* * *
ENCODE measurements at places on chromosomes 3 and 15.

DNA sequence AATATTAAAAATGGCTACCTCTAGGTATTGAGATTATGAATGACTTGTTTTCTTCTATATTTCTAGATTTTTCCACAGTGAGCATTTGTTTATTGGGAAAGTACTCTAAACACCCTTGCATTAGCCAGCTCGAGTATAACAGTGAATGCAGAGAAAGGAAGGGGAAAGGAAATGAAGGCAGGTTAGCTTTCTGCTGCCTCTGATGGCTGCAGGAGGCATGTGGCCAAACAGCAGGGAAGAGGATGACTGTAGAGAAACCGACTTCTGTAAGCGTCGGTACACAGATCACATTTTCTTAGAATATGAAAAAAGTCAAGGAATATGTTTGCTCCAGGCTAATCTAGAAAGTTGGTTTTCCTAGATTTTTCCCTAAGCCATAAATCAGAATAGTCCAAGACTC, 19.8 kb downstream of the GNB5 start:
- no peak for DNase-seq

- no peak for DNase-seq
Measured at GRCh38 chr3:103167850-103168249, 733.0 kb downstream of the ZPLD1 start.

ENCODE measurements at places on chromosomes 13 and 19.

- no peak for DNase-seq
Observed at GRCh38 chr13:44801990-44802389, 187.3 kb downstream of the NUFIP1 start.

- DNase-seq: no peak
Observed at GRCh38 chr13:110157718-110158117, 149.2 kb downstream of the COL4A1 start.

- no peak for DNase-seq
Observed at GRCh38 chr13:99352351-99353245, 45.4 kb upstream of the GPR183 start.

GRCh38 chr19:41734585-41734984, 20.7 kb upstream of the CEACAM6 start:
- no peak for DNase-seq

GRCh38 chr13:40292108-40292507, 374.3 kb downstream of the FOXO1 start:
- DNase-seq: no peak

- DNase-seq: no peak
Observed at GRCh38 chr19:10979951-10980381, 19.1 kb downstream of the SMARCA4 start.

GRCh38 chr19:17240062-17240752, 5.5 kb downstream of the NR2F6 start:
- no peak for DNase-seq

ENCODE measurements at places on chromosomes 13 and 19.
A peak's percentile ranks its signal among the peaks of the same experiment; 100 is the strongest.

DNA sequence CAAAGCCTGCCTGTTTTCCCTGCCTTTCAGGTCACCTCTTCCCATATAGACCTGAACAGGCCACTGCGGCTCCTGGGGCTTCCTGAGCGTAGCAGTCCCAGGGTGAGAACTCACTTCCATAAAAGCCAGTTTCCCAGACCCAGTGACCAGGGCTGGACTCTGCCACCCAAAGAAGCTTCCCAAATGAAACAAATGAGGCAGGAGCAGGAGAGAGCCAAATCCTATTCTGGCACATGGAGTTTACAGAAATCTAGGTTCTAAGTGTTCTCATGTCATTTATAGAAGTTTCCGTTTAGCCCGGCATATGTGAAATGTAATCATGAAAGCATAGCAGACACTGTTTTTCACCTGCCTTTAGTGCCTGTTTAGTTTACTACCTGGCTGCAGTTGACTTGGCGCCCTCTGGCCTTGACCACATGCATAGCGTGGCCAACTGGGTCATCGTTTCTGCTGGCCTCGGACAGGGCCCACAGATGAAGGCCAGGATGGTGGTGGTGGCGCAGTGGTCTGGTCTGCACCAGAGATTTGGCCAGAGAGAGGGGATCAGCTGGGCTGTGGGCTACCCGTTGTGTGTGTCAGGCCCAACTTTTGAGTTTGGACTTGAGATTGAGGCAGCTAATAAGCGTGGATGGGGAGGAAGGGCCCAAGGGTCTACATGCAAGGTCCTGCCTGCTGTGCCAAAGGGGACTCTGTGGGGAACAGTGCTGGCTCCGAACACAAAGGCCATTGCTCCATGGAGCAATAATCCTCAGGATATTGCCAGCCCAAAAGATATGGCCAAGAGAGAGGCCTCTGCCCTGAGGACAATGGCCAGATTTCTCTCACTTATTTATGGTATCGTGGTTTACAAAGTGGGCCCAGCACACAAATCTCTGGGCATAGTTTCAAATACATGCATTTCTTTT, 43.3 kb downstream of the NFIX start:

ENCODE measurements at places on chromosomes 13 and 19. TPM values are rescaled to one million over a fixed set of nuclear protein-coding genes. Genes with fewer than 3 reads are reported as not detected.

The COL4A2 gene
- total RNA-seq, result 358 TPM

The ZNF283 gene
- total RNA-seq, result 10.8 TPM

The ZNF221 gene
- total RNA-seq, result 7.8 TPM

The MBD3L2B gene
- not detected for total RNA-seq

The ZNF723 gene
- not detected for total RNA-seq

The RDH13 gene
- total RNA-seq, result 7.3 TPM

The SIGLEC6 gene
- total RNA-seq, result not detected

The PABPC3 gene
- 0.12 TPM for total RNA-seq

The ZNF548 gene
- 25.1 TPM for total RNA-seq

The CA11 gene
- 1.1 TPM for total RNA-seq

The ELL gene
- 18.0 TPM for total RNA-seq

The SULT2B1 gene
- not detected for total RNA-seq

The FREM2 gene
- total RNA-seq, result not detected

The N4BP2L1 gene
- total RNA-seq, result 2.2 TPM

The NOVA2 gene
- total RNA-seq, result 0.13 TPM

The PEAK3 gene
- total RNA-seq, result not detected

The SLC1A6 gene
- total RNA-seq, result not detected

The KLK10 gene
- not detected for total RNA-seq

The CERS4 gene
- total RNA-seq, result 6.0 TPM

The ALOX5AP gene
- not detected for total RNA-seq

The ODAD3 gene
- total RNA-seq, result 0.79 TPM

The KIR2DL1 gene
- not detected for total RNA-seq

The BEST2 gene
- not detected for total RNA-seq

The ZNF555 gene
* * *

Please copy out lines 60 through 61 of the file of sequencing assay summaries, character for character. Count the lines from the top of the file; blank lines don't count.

- not detected for total RNA-seq

The CERS4 gene